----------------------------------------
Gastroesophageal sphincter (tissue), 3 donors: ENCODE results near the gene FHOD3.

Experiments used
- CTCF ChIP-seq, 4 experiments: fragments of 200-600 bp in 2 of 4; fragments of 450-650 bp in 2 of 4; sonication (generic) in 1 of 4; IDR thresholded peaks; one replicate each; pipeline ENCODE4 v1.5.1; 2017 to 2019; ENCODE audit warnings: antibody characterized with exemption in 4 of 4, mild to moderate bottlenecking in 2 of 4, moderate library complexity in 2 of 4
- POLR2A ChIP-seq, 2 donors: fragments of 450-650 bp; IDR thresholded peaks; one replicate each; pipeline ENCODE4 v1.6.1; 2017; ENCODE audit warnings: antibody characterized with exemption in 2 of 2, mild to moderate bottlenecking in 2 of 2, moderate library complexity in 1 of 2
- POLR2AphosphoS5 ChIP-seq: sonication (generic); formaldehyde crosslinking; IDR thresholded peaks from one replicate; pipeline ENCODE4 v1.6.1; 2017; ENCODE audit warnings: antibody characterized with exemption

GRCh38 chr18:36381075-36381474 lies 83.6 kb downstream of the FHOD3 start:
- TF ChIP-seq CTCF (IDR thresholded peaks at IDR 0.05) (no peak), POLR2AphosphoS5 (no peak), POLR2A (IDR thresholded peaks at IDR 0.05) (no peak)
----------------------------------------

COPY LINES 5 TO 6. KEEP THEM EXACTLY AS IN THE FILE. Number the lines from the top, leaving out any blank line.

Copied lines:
- POLR2AphosphoS5 ChIP-seq: sonication (generic); formaldehyde crosslinking; IDR thresholded peaks from one replicate; pipeline ENCODE4 v1.6.1; 2017; ENCODE audit warnings: antibody characterized with exemption

GRCh38 chr18:36381075-36381474 lies 83.6 kb downstream of the FHOD3 start: